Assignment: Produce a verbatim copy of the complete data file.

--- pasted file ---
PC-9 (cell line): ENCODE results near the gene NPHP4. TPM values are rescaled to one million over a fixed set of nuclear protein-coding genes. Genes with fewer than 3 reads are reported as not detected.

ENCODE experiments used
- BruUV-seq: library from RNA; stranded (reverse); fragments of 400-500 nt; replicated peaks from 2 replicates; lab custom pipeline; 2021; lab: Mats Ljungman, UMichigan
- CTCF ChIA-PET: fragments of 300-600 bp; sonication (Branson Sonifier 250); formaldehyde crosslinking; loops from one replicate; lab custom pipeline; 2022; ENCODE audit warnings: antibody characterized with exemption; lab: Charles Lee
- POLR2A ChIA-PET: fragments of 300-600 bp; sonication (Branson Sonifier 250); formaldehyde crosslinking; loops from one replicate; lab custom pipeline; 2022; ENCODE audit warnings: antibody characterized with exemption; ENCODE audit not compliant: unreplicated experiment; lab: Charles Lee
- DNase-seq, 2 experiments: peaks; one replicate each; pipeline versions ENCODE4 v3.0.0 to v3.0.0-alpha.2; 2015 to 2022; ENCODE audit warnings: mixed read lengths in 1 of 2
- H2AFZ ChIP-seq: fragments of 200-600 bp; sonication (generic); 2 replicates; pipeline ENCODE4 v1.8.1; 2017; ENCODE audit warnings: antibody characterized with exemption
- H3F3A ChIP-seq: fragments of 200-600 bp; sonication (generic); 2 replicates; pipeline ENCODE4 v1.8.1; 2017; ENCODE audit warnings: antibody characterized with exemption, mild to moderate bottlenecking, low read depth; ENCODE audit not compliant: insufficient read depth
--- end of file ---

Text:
PC-9 (cell line): ENCODE results near the gene NPHP4. TPM values are rescaled to one million over a fixed set of nuclear protein-coding genes. Genes with fewer than 3 reads are reported as not detected.

ENCODE experiments used
- BruUV-seq: library from RNA; stranded (reverse); fragments of 400-500 nt; replicated peaks from 2 replicates; lab custom pipeline; 2021; lab: Mats Ljungman, UMichigan
- CTCF ChIA-PET: fragments of 300-600 bp; sonication (Branson Sonifier 250); formaldehyde crosslinking; loops from one replicate; lab custom pipeline; 2022; ENCODE audit warnings: antibody characterized with exemption; lab: Charles Lee
- POLR2A ChIA-PET: fragments of 300-600 bp; sonication (Branson Sonifier 250); formaldehyde crosslinking; loops from one replicate; lab custom pipeline; 2022; ENCODE audit warnings: antibody characterized with exemption; ENCODE audit not compliant: unreplicated experiment; lab: Charles Lee
- DNase-seq, 2 experiments: peaks; one replicate each; pipeline versions ENCODE4 v3.0.0 to v3.0.0-alpha.2; 2015 to 2022; ENCODE audit warnings: mixed read lengths in 1 of 2
- H2AFZ ChIP-seq: fragments of 200-600 bp; sonication (generic); 2 replicates; pipeline ENCODE4 v1.8.1; 2017; ENCODE audit warnings: antibody characterized with exemption
- H3F3A ChIP-seq: fragments of 200-600 bp; sonication (generic); 2 replicates; pipeline ENCODE4 v1.8.1; 2017; ENCODE audit warnings: antibody characterized with exemption, mild to moderate bottlenecking, low read depth; ENCODE audit not compliant: insufficient read depth